His eyes are violent in a way I have never seen.

Men flank me on both sides. The muscles that bulge from their chest and arms are wider than my torso. Loin cloths do little to hide their manhood. Their feet leave prints in soil as wide as mammoth’s.

“You?” speaks the man with the eyes. He faces me at the end of the procession. His word isn’t intended as a question, but it is one. His eyes tell me this. He expected someone larger.

“You are the best they have to offer?” He barks out a laugh. Maybe it wasn’t a question. Maybe it was a joke. His tone is flat and hard for me to read.

“I am the one they sent,” I say.

“Will you fight?”

“If I must.”

He reaches for his spear. I hold up my hand.

“Only if I must.”

The man pauses, his forehead bulging. Adrenaline is already pumping through his veins. I know. I can feel it in my chest and taste it on my tongue.

“You stand here, don’t you? For what other reason may that be?”

“Why are you here?” I ask.

“What is this?”

“Were you driven out of your homes?”

“Look at us! Do you think anyone could drive us out?”

“Then you don’t want our homes. Do you want our food?”

The man laughs, but there is no joy in his voice. “Do we look starving to you?”

I look again. No, not hungry, but there is something else.

“You want our water.”

No quick response.

Our homes lie on low land along both sides of a wide deep river. We make boats out of the leafy plants that grow out of the marshy earth. The riverweed that grows along the riverbed gives us life.

Trees aren’t fond of the ground we call home, and we prefer to leave them be. We build our homes out of clay and weeds.

Away from our home, trees are even harder to find. So is water. People there rely on our four-legged cousins for survival. They drink their milk to fatten their bodies. They kill for meat and clothing. They can survive, but not without thirst.

“The river doesn’t begin and end with us,” I say.

“You mock me.”

“No. I want to know why you don’t drink further down the river.”

“Further down is no good. This you know. The water is filled with clay. It makes us sick.”

Before I can say another word, he raises his spear. “Enough questions! Do your people not intend to honor their word? We fight so that there will be no war. When we win, you will step aside.”

“We are people of our word. But what if you could win with no war and no fight?”

“Cowardice?” he asks. Or maybe it’s an insult. The men around us laugh with dry, husky voices.

“I see no reason for anyone to die over water enough for us all to share.”

“You want us to drink and leave?”

“I want a new agreement. A trade.”

“We have nothing to trade.”

The people who kill don’t live long in one place. The kin they feed on don’t like death and migrate somewhere else. The killers are always on the move, and things would only slow them down.

All they claim ownership over are the kin they enslave so that they may ride on their backs from place to place. We have no want for their slaves, and they would not give them up if we did.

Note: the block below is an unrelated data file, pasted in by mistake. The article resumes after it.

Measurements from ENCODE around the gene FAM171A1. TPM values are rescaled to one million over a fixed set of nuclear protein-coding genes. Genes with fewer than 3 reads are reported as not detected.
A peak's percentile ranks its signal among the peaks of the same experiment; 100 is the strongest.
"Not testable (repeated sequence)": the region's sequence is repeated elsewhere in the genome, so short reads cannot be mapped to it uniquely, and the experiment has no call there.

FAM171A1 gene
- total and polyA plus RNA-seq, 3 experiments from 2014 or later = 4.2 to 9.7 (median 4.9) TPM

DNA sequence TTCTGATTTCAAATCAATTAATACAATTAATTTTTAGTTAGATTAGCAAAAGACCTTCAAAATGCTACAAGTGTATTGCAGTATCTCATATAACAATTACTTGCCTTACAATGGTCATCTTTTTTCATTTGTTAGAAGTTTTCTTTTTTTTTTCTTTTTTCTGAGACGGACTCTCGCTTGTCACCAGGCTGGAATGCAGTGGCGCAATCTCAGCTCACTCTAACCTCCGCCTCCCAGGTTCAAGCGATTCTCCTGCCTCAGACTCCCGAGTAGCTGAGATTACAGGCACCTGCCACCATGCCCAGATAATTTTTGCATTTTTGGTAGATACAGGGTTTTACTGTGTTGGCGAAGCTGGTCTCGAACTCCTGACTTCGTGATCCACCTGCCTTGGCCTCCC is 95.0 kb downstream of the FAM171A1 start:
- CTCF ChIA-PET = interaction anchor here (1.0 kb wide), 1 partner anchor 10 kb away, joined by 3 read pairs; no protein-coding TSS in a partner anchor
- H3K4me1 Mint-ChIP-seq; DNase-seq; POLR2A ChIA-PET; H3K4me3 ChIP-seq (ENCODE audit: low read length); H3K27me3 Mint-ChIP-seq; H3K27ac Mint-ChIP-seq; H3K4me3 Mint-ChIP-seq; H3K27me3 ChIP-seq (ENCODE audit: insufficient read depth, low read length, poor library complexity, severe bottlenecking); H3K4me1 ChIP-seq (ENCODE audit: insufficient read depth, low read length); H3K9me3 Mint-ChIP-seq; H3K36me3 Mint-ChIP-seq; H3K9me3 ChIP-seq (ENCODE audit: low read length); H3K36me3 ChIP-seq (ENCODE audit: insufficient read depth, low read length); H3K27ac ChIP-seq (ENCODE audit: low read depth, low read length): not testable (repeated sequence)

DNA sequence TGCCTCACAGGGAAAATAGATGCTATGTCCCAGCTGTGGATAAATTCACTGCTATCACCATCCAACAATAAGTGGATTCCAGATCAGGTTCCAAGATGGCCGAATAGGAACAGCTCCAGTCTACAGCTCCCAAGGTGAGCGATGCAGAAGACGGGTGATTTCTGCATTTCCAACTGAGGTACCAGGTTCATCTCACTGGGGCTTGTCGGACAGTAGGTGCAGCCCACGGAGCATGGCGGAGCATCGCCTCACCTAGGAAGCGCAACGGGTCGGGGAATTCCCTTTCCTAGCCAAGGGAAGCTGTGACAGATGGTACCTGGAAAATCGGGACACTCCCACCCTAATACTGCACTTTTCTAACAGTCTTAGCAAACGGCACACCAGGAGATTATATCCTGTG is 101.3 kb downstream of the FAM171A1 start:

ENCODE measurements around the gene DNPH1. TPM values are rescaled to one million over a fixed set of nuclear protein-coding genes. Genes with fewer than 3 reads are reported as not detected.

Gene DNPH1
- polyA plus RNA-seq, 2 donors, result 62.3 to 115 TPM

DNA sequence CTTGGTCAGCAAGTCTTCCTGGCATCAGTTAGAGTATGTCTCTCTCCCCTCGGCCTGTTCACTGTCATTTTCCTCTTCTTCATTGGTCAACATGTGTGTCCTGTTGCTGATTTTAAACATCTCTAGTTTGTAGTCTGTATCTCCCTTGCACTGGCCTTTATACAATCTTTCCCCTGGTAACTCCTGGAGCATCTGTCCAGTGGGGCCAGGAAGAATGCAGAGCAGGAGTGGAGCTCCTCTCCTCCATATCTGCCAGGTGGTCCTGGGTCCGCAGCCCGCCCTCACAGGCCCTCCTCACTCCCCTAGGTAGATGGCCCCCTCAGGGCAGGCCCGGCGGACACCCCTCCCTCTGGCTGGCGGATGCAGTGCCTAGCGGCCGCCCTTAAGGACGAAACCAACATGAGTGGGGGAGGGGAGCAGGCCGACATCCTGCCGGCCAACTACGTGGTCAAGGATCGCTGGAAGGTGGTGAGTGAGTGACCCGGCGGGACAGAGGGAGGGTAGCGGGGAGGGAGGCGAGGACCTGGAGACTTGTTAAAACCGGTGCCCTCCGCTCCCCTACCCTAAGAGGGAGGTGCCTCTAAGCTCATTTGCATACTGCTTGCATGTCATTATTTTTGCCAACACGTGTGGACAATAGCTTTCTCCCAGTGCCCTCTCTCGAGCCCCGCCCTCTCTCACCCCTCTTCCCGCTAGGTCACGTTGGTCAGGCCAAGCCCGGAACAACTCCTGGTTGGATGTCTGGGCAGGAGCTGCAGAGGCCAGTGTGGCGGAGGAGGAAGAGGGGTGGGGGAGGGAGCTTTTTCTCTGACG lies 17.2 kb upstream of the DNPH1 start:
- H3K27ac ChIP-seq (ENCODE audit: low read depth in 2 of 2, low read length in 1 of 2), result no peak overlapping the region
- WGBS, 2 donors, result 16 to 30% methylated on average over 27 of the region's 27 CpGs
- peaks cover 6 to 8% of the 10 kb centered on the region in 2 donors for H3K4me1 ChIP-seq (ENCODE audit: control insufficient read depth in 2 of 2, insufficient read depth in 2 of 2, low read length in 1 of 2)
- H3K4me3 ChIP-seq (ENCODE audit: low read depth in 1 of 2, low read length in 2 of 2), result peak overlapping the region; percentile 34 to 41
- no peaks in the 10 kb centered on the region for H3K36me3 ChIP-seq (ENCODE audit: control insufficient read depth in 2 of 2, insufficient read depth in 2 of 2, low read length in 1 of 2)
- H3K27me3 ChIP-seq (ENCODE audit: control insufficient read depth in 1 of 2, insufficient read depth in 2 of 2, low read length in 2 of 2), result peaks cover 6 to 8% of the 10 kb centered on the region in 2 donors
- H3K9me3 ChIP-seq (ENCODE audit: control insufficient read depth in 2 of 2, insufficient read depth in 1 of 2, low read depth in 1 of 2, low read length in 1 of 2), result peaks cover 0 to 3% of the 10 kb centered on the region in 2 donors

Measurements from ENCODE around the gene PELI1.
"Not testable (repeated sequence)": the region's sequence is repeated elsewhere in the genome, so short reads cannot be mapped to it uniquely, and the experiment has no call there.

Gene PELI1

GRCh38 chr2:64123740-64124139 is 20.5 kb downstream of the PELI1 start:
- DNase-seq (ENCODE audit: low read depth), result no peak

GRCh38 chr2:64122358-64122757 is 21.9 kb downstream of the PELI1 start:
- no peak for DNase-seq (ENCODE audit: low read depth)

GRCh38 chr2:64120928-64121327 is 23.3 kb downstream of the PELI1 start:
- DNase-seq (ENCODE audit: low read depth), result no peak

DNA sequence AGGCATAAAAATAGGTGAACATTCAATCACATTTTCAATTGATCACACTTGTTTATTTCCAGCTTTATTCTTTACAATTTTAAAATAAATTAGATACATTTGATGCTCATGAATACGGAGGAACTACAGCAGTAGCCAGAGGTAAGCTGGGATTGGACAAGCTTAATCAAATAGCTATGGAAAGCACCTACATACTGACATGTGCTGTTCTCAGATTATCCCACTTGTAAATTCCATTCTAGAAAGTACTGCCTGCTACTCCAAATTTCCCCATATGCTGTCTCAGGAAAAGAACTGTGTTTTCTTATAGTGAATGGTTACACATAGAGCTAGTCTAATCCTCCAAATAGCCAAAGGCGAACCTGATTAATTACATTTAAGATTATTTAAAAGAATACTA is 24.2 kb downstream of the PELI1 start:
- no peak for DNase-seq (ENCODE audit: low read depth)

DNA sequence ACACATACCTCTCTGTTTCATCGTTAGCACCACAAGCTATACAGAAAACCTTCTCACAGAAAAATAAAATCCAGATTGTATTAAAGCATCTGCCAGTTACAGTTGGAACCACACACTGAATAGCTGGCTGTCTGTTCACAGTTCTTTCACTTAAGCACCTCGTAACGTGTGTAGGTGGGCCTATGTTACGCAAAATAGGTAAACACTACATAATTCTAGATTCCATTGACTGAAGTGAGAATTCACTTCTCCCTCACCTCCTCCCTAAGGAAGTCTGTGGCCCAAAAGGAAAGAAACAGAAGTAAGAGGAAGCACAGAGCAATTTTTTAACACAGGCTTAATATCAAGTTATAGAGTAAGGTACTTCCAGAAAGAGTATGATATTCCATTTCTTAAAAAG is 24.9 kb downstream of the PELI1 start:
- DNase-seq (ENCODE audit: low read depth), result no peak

“You fight. Give us your protection, and we’ll give you water.”

“And live here like you?”

“Come and go as you wish. We will supply you with water for your travels. All we ask is that you place your bodies between us and those would next seek to come after ours.”

“Did your people send you here with this offer?”

“No.”

“Then it’s hollow.”

Some of the surrounding men step forward. They snarl. But my opponent waves them back. “He is mine to kill,” he says.

“If you accept my words, so will my people. It is our way.”

“As is cowardice.”

I am surrounded by big belly laughs.

He continues, “But I will give you a chance. Come back with proof of your commitment, and I will spare your life.”

I drop down onto my knees and press my forehead to the ground, a sign of respect for my people. The men around me are unneverved by this. My guard is down. I have no weapon. My back is exposed.

No one takes advantage of me. I stand back up, nod my head, and turn back toward my home.

I enter my community without a word. We are a quiet people. We are also a trusting people, and there is no leader for me to ask to accept my commitment. If there were time, we would strike the bells, and call forth all interested to deliberate by the river.

But there is no time. Instead, I pick up the nearest pot and carry it to the river. I will do this, as often as needed. There’s no need for the killers to kill others who are only as thirsty as they.

When the pot is full, I carry it back out of my community without a word.

As I approach, those who kill return to their lines. I walk between the columns of flesh beneath their gazing eyes. Then, I set the pot of water down at my opponent’s feet. From that moment on, he is my opponent no longer.

The violence is gone from his eyes.